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Meghan Trainor is all about 'All About That Bass'

Meghan Trainor is speechless. It’s not that her song, “All About That Bass” is No. 1 for the fifth straight week in a row. It's that she blew her voice out!

Meghan Trainor is definitely bringing booty back. CREDIT: Sarah McColgan Meghan Trainor is definitely bringing booty back.
CREDIT: Sarah McColgan

Meghan Trainor is speechless. It’s not that her song, “All About That Bass” is No. 1 on the Billboard Hot 100 charts for the fifth straight week in a row, nor is it that she’s still at the No. 1 position on Billboard’s Top 40 charts for the third consecutive week. She is speechless because she’s been singing her song so much that she blew her voice out. We were supposed to talk about “Bass” on the phone with Trainor, but her doctor made her go on strict vocal rest and cancel all interviews and performances until she got her voice back. But we emailed the Nantucket-born and raised singer, and she seemed happy to answer our questions that way.


Congratulations on another week at No. 1. And more than 130 million people have viewed “All About That Bass” online. 130 Million! Were you prepared for this song to be this huge of a hit? What’s the biggest adjustment in having a song that everybody knows?

I was not prepared at all. Never thought it would be this huge. It’s unbelievable though and I’m so grateful that people are reacting to it so well. I’m just glad others could relate to it. The best thing is hearing the crowd sing every word, it gets me all emotional every time.

The song is so much fun, and it’s obviously a great message, but did any of the reactions surprise you? I’ve seen a few long think-pieces on where the song fits into the message of feminism. Was it important to you to put that line in about “skinny bitches” and how even people who could be character-ized as such probably also think they’re fat?

I have plenty of skinny beautiful friends that people would assume are confident “bitches” but I know in the privacy of their mirrors they destroy themselves because they still don’t feel perfect enough in society’s eyes. All I did was write a song about loving my size and I’m glad most people can relate and see I didn’t set out to shame skinny people.


And now I have a few less serious questions about that song: Firstly, since you are all about that bass, what are a few of your favorite basslines?

Any bassline by Earth Wind and Fire, Jackson 5, and Stevie Wonder. “Let’s Groove” [by Earth, Wind and Fire] is my jam and has an amazing baseline.

Did your mama really tell you that “boys like a little more booty to hold at night”? I’d like to know a little bit more about the context of that conversation.

She always tells me “don’t worry about your size” and that I’m beautiful. My dad might have said the booty line.

I was sorry to hear that you lost your voice and you had to cancel conversations and performances. What happened? Is it due to the number of performances? Is this current schedule the most back-to-back performing you’ve ever done in your life?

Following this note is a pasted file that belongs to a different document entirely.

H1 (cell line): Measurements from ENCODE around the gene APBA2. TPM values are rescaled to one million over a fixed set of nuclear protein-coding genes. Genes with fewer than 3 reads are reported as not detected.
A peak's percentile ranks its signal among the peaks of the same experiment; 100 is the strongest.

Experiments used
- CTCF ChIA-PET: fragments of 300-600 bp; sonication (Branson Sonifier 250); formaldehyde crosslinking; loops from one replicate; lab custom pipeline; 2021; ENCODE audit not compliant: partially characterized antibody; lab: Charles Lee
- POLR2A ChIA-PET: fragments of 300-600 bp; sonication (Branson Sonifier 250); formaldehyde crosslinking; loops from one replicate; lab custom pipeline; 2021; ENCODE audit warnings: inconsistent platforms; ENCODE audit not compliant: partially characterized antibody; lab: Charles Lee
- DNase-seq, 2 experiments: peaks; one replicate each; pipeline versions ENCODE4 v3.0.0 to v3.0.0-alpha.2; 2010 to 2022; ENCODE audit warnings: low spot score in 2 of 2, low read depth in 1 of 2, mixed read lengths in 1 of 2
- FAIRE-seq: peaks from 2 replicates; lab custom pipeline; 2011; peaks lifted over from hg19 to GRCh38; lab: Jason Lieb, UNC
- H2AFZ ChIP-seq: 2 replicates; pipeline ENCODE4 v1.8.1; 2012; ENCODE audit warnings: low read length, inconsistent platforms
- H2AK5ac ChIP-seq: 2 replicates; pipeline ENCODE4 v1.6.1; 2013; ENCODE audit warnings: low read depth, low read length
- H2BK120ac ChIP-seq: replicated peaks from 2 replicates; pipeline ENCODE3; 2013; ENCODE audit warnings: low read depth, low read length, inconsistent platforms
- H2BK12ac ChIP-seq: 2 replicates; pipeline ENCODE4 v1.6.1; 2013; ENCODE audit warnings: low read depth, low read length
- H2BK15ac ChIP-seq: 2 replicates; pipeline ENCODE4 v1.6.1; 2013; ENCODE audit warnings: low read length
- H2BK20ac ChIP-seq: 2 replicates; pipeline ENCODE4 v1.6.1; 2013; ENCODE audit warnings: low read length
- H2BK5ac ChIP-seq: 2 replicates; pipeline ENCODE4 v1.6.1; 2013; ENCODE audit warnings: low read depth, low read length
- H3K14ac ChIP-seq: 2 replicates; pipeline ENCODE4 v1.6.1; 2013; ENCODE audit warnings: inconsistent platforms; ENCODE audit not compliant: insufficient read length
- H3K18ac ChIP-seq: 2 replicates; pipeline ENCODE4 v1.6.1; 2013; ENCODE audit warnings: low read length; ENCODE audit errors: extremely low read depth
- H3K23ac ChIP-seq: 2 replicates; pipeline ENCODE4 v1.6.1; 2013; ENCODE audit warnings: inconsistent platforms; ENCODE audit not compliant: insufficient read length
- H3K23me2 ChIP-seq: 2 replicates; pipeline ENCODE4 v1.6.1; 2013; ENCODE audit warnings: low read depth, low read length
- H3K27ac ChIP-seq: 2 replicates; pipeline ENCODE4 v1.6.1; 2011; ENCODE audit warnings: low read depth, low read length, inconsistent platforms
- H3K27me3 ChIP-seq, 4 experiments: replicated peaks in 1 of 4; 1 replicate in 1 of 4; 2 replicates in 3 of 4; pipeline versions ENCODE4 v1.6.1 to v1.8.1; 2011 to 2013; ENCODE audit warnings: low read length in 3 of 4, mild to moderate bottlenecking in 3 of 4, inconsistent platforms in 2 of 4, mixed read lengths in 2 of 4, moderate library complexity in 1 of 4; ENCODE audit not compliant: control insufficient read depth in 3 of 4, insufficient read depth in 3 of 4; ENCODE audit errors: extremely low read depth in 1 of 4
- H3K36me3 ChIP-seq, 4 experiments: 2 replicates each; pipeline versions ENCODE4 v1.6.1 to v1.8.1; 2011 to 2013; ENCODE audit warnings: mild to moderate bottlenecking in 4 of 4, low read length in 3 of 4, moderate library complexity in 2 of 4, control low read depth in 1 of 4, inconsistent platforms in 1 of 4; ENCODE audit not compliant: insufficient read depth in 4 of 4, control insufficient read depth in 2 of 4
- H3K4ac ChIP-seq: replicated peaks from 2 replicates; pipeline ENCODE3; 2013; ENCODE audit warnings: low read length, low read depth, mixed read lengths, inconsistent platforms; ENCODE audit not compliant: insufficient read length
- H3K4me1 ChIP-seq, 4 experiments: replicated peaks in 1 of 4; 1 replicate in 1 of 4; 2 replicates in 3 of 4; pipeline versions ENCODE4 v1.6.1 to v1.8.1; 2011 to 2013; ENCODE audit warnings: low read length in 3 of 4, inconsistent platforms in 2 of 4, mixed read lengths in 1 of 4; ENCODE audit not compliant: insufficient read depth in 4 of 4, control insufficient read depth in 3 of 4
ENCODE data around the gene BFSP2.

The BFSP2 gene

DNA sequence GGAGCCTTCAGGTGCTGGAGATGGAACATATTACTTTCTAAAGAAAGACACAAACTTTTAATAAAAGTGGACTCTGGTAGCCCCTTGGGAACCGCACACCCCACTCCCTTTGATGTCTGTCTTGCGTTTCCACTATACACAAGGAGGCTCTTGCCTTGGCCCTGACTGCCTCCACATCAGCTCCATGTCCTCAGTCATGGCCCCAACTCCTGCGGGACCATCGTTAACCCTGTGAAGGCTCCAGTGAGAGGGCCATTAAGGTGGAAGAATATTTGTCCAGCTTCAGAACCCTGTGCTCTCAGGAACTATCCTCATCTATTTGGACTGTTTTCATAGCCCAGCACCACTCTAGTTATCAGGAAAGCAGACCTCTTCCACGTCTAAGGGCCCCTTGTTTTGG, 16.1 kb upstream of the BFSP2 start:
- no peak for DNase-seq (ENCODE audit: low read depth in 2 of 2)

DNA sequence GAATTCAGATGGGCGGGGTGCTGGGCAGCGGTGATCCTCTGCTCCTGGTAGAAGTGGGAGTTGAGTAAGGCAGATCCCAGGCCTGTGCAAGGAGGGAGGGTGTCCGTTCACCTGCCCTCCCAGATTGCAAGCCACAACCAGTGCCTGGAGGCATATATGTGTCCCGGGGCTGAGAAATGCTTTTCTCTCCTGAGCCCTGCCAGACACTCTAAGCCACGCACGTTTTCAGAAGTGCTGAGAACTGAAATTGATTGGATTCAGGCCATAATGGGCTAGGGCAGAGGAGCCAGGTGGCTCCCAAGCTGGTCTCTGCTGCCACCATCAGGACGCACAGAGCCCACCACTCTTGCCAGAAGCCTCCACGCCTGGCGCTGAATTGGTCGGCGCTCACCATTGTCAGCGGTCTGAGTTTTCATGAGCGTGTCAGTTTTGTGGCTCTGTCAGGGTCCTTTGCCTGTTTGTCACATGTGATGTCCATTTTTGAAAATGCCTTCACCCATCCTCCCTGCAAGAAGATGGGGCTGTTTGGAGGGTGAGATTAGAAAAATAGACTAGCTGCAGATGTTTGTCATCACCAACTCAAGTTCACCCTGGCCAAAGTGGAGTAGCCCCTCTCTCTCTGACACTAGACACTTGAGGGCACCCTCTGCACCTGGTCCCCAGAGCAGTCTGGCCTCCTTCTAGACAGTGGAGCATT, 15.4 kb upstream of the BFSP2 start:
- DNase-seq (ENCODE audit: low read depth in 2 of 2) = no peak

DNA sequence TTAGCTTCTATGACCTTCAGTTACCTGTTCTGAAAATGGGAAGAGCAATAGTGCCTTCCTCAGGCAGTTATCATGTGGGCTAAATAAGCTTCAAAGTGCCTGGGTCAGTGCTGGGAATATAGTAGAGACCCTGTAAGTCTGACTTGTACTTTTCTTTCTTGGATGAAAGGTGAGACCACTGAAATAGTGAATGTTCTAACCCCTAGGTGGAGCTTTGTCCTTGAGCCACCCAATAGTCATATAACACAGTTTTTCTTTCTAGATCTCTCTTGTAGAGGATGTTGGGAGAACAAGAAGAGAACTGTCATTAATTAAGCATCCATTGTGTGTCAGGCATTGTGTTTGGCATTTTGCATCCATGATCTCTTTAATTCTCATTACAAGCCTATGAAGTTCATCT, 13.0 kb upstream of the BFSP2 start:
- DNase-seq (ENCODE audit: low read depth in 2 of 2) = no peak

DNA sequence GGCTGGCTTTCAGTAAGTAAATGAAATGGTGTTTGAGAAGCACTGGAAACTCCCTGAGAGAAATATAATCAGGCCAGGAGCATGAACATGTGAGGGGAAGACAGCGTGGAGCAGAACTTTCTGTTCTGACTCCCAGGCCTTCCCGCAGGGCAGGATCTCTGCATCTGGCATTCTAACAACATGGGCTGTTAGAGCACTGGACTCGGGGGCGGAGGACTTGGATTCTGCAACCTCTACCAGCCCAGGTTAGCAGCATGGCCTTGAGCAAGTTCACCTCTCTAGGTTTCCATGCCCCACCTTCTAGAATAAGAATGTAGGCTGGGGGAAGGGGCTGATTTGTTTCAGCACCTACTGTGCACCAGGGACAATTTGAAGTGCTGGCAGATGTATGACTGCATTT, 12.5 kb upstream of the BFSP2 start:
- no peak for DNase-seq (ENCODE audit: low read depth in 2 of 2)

Because the song is doing so well, a lot of opportunities have come up and we hate saying no to any so I think with all the traveling and performances I might have overdone it a little but I’m back and ready to work!

I had read somewhere that your parents were especially encouraging about you pursuing your dream, rather than forcing you to go to college. How did that conversation go, or was it just understood right from the beginning of your music career?

It was always understood. I got a [songwriting] publishing deal when I was 18 years old so I was still in high school. Yes, I applied to college and got in but my father said “you will learn way more by doing it than going to school to learn about it”.


When Entertainment Weekly referred to you as a Nashville starlet, you were quick to put a hashtag on your post that you’re a Nantucket native. Did you get to hang out on the island at all this summer? Did you get to orchestrate a surprise secret performance at the Muse or anything?

No, I wish!!!!! I miss Nantucket so much. I miss my family most of all. We are all so close and it kills me that I don’t get to see them as much but someday I will get to see them backstage at a big show, hug them all, and it will be worth it!

How drastic of a lifestyle adjustment is it from island life to being a jet-setter?

It’s a huge adjustment. I’m getting good at it though. I got to go to Australia! I’m so lucky! I love traveling and I’ve tried to collect a key chain from every state I’ve performed in.
Rascal Flatts, JT and Stevie Wonder
The music on most of the songs from Trainor’s EP, “Title,” seems rooted in both doo-wop and hip-hop. What kind of music did she grow up with in the house?

“I grew up listening to soul/R&B/funk/’50s,” she writes. “So all over the place! I didn’t know who The Beatles were until I was 15. I love them as well, but my childhood was mostly Earth Wind & Fire, Ray Charles and Stevie Wonder.

Trainor has also written songs for several artists, such as Rascal Flatts [see her “so all over the place” comment] for whom she wrote “DJ Tonight.” But does Trainor perform that song live now?

“No,” she writes, “but I would LOVE to when I eventually get a band!”

Trainor also paraphrases Justin Timberlake’s “Sexyback” in “Bass” when she sings the line, “I’m bringing booty back.” Has she heard from JT?

“Only in my dreams,” she writes. “But yeah, I’m still waiting for that shout out!”

 

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